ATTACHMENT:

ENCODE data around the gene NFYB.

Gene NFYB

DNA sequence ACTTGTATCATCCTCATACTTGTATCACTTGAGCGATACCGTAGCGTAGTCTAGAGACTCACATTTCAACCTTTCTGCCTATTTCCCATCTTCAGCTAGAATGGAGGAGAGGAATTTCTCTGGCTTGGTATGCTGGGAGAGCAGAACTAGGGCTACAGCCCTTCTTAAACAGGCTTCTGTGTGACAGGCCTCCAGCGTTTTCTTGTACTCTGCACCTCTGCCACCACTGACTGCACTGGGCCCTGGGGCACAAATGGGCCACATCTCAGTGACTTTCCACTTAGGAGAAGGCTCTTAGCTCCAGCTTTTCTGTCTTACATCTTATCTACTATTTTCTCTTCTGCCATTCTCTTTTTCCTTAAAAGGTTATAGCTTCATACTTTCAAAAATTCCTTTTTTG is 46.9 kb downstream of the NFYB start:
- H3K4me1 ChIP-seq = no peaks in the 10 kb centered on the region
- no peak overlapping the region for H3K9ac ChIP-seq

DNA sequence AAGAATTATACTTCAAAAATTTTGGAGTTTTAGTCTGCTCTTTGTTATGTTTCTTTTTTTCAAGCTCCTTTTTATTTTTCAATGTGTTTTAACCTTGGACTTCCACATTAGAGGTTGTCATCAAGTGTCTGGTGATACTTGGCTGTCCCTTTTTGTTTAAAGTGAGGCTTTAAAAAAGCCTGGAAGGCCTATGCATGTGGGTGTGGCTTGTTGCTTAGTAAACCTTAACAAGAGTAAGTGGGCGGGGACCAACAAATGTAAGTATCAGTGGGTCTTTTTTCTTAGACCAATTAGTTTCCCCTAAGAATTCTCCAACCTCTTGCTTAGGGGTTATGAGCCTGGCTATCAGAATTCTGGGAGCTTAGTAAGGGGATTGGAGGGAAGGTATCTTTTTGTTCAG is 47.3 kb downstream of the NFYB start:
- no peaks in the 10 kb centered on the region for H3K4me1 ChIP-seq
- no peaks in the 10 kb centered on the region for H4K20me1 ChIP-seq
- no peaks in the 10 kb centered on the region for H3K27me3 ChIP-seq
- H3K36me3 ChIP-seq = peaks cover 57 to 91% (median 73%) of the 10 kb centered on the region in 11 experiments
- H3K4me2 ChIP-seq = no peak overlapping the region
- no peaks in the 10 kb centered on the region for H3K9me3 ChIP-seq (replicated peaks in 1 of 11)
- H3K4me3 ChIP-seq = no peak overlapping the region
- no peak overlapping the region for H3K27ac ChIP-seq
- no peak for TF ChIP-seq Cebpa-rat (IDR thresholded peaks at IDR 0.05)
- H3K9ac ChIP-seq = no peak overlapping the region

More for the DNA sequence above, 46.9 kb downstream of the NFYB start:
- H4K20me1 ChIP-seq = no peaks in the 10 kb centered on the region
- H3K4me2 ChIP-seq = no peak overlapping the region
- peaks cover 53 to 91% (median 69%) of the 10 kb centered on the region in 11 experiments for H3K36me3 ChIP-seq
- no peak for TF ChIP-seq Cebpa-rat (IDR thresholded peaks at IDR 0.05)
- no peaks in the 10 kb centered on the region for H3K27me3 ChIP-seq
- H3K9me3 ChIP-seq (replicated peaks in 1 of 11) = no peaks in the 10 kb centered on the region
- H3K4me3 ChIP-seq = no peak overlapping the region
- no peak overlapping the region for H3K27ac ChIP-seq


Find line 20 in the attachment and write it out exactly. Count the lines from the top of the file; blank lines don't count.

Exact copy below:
- peaks cover 53 to 91% (median 69%) of the 10 kb centered on the region in 11 experiments for H3K36me3 ChIP-seq